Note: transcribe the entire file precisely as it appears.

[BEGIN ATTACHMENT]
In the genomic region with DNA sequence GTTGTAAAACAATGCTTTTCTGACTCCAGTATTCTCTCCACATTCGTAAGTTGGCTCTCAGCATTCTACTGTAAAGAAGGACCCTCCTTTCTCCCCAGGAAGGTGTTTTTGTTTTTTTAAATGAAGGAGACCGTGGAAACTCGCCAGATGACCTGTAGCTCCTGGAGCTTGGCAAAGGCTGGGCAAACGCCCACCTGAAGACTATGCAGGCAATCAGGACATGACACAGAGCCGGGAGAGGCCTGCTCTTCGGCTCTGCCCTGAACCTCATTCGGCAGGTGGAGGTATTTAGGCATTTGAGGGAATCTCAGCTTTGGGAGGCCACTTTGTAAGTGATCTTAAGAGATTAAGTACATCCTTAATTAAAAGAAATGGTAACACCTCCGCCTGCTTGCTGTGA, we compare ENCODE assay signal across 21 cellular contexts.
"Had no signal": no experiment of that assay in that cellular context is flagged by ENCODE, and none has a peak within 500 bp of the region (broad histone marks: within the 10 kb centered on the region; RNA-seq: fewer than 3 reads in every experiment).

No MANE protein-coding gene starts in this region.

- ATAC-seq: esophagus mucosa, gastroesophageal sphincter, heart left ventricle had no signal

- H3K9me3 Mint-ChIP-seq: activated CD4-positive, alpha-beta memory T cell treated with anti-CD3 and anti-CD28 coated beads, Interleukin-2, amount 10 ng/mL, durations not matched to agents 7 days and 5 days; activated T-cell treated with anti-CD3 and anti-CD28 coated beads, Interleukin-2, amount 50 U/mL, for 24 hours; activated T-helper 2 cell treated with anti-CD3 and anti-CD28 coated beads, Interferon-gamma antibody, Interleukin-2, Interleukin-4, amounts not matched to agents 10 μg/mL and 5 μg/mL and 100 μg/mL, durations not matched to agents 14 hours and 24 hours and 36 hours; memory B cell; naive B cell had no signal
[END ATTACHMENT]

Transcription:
In the genomic region with DNA sequence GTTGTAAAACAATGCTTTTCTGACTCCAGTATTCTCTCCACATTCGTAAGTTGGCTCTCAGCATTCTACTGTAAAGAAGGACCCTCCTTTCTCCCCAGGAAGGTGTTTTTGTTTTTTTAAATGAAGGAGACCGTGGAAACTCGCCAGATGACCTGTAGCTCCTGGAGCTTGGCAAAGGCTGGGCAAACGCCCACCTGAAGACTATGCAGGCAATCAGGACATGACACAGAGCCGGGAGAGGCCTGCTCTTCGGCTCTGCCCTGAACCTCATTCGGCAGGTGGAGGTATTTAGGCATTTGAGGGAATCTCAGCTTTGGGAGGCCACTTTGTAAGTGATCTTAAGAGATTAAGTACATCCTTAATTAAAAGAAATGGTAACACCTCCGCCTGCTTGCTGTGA, we compare ENCODE assay signal across 21 cellular contexts.
"Had no signal": no experiment of that assay in that cellular context is flagged by ENCODE, and none has a peak within 500 bp of the region (broad histone marks: within the 10 kb centered on the region; RNA-seq: fewer than 3 reads in every experiment).

No MANE protein-coding gene starts in this region.

- ATAC-seq: esophagus mucosa, gastroesophageal sphincter, heart left ventricle had no signal

- H3K9me3 Mint-ChIP-seq: activated CD4-positive, alpha-beta memory T cell treated with anti-CD3 and anti-CD28 coated beads, Interleukin-2, amount 10 ng/mL, durations not matched to agents 7 days and 5 days; activated T-cell treated with anti-CD3 and anti-CD28 coated beads, Interleukin-2, amount 50 U/mL, for 24 hours; activated T-helper 2 cell treated with anti-CD3 and anti-CD28 coated beads, Interferon-gamma antibody, Interleukin-2, Interleukin-4, amounts not matched to agents 10 μg/mL and 5 μg/mL and 100 μg/mL, durations not matched to agents 14 hours and 24 hours and 36 hours; memory B cell; naive B cell had no signal